Employer Tax Exclusion

  • See Employer Tax Exclusion under Health-Related Tax Policy, for a discussion of current federal and state policies related to the employer tax exclusion and the annual tax expenditures associated with these.
  • Jason Furman. Health Reform Through Tax Reform: A Primer.
    Health Affairs, May/June 2008; 27(3): 622-632. [Abstract] This paper surveys a range of proposals to reform health care, either by adding new tax incentivesor by limiting or replacing the existing tax incentives. Replacing the current tax preference for insurance with an income-related,refundable tax credit has the potential to expand coverage and reduce inefficient spending at no net federal cost. But suchan approach by itself would entail substantial risks, so complementary reforms to the insurance market are essential to ensure success.
  • Tax Exclusion (Health Affairs search)
  • Edmund F. Haislmaier. Kerry’s Excise Tax on “Gold-Plated” Health Insurance Policies. Heritage Foundation WebMemo #2578, August 5, 2009. [Full Text (html)]
  • Joe Antos. Obama Targets Wrong Tax for Health Reform, May 30, 2009. [Full Text (html)]
  • Lisa Clemans-Cope, Stephen Zuckerman and Roberton WilliamsChanges to the Tax Exclusion of Employer-Sponsored Health Insurance Premiums: A Potential Source of Financing for Health Reform (Urban Institute, June 2009). In this paper, we discuss the revenue and distributional consequences of several policy options that would alter the ESI tax exclusion. We focus on two specific policy design elements: (1) a cap, or dollar limit, on the amount of employer-sponsored health insurance premiums excluded from taxable income; and (2) an index that determines how this cap might grow over time. We present first year (2010) and 10-year (2010-2019) revenue estimates for all options and distributional impacts in 2019 for selected options. The distributional impacts include income and payroll taxes even though payroll tax revenue would not be available to fund health reform, because any decreases in benefits resulting from the tax changes would eventually return to workers as higher wages that would be subject to both types of taxes.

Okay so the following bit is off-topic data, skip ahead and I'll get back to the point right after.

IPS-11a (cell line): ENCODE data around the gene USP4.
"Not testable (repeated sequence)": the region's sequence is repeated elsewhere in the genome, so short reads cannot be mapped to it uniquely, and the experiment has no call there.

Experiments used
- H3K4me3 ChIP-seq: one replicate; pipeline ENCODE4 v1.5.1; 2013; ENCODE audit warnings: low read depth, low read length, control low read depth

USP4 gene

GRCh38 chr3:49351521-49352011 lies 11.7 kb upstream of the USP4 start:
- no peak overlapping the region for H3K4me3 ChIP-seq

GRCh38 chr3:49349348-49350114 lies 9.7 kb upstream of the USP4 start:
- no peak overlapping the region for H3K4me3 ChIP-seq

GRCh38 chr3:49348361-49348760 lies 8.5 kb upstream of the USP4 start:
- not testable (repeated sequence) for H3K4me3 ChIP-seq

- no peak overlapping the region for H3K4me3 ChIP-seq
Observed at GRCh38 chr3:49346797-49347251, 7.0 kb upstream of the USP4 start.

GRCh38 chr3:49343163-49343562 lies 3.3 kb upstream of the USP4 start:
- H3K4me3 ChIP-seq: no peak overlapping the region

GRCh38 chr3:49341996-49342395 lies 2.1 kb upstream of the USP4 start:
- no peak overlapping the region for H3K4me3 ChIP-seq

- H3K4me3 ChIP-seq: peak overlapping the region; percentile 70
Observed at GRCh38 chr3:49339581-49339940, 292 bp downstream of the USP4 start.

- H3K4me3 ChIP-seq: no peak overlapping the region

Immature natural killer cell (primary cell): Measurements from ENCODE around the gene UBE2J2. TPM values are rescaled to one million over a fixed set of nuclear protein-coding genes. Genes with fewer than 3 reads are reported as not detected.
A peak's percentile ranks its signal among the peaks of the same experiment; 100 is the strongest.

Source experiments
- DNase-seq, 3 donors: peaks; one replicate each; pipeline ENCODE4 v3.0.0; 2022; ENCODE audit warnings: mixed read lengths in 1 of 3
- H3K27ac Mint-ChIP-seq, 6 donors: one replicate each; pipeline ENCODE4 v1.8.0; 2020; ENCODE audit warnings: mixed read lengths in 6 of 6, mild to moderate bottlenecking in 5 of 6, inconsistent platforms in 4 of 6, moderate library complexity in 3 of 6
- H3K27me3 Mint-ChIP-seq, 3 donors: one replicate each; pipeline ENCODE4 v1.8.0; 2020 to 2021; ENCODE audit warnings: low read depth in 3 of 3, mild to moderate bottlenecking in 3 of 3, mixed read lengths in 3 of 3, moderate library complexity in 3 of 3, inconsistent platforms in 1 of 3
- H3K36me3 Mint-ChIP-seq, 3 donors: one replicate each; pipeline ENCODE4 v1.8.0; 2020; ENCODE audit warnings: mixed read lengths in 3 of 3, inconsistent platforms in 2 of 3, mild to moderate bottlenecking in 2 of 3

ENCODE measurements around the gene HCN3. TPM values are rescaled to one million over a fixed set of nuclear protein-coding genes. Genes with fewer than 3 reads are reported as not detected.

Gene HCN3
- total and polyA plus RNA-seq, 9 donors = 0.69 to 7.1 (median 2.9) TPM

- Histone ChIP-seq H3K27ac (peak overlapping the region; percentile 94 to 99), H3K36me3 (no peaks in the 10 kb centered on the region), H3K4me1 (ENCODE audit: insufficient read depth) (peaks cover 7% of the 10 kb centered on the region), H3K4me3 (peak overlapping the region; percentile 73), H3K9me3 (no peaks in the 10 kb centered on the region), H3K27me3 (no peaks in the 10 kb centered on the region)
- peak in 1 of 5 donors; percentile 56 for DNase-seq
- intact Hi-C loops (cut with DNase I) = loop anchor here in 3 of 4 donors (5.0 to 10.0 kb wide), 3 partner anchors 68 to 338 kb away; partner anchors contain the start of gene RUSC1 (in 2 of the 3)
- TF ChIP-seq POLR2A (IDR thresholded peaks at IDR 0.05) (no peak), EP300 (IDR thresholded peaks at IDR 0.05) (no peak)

• Office of Management and BudgetTable 17-1. ESTIMATES OF TOTAL INCOME TAX EXPENDITURES FOR FISCAL YEARS 2011-2017. In 2013, total federal revenue losses
    • Line item 132 lists federal income tax revenue losses related to the exclusion of employer contributions for medical insurance premiums and medical care. Footnote 16 provides the corresponding revenue losses related to FICA payroll taxes. In 2013, income tax losses were $180.58 billion, while payroll tax losses were $113.69 billion.
    • Line item 133 lists federal income tax revenue losses related to the deduction for self-employed medical insurance premiums; footnote 17 reports that self-employed health insurance premiums were excludable from payroll taxes only in 2010. In 2013, income tax losses were $5.97 billion.
  • Thomas M. Selden and Bradley M. Gray. Tax Subsidies For Employment-Related Health Insurance: Estimates For 2006Health Affairs. November 2006. Shows that tax subsidy–inclusive of federal and state income taxes and Medicare/Social Security payroll taxes, amounted to 35.4% of premiums in 2006. The revenue losses from state income taxes ($23.4 billion) amounted to 20.9% of the estimated revenue losses from federal income taxes ($111.9 billion).
  • L. Batchelder, F. Goldberg, and P. Orszag, “Efficiency and Tax Incentives: The Case for Refundable Tax Credits,” Stanford Law Review 59, no. 23 (2006): 23–76.

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